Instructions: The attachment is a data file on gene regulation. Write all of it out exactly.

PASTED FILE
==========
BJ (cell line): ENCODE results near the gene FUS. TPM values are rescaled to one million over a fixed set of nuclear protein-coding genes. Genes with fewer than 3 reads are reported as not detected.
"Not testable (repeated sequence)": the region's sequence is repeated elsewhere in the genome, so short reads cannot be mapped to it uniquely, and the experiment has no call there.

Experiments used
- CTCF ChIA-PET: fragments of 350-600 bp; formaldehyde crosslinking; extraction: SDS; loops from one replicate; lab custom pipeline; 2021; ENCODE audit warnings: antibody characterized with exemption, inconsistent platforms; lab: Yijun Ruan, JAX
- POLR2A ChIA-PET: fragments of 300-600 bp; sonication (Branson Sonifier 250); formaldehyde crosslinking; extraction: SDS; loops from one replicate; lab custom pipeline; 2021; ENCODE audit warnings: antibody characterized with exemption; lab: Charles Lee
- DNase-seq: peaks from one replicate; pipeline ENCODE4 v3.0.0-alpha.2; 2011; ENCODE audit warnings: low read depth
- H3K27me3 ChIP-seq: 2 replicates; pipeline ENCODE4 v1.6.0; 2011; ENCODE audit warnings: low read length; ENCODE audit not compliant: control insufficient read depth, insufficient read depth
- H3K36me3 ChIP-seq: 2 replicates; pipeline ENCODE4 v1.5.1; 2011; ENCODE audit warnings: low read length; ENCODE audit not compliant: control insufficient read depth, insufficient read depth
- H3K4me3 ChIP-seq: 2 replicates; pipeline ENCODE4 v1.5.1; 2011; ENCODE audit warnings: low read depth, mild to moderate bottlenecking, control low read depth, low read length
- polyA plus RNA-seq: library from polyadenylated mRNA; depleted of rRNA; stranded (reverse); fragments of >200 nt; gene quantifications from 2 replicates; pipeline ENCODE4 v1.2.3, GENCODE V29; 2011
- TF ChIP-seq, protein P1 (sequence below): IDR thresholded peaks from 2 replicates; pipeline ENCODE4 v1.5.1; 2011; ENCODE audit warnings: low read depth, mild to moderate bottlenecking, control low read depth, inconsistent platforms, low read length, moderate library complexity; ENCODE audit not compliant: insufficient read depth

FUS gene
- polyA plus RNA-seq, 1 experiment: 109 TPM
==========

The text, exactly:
BJ (cell line): ENCODE results near the gene FUS. TPM values are rescaled to one million over a fixed set of nuclear protein-coding genes. Genes with fewer than 3 reads are reported as not detected.
"Not testable (repeated sequence)": the region's sequence is repeated elsewhere in the genome, so short reads cannot be mapped to it uniquely, and the experiment has no call there.

Experiments used
- CTCF ChIA-PET: fragments of 350-600 bp; formaldehyde crosslinking; extraction: SDS; loops from one replicate; lab custom pipeline; 2021; ENCODE audit warnings: antibody characterized with exemption, inconsistent platforms; lab: Yijun Ruan, JAX
- POLR2A ChIA-PET: fragments of 300-600 bp; sonication (Branson Sonifier 250); formaldehyde crosslinking; extraction: SDS; loops from one replicate; lab custom pipeline; 2021; ENCODE audit warnings: antibody characterized with exemption; lab: Charles Lee
- DNase-seq: peaks from one replicate; pipeline ENCODE4 v3.0.0-alpha.2; 2011; ENCODE audit warnings: low read depth
- H3K27me3 ChIP-seq: 2 replicates; pipeline ENCODE4 v1.6.0; 2011; ENCODE audit warnings: low read length; ENCODE audit not compliant: control insufficient read depth, insufficient read depth
- H3K36me3 ChIP-seq: 2 replicates; pipeline ENCODE4 v1.5.1; 2011; ENCODE audit warnings: low read length; ENCODE audit not compliant: control insufficient read depth, insufficient read depth
- H3K4me3 ChIP-seq: 2 replicates; pipeline ENCODE4 v1.5.1; 2011; ENCODE audit warnings: low read depth, mild to moderate bottlenecking, control low read depth, low read length
- polyA plus RNA-seq: library from polyadenylated mRNA; depleted of rRNA; stranded (reverse); fragments of >200 nt; gene quantifications from 2 replicates; pipeline ENCODE4 v1.2.3, GENCODE V29; 2011
- TF ChIP-seq, protein P1 (sequence below): IDR thresholded peaks from 2 replicates; pipeline ENCODE4 v1.5.1; 2011; ENCODE audit warnings: low read depth, mild to moderate bottlenecking, control low read depth, inconsistent platforms, low read length, moderate library complexity; ENCODE audit not compliant: insufficient read depth

FUS gene
- polyA plus RNA-seq, 1 experiment: 109 TPM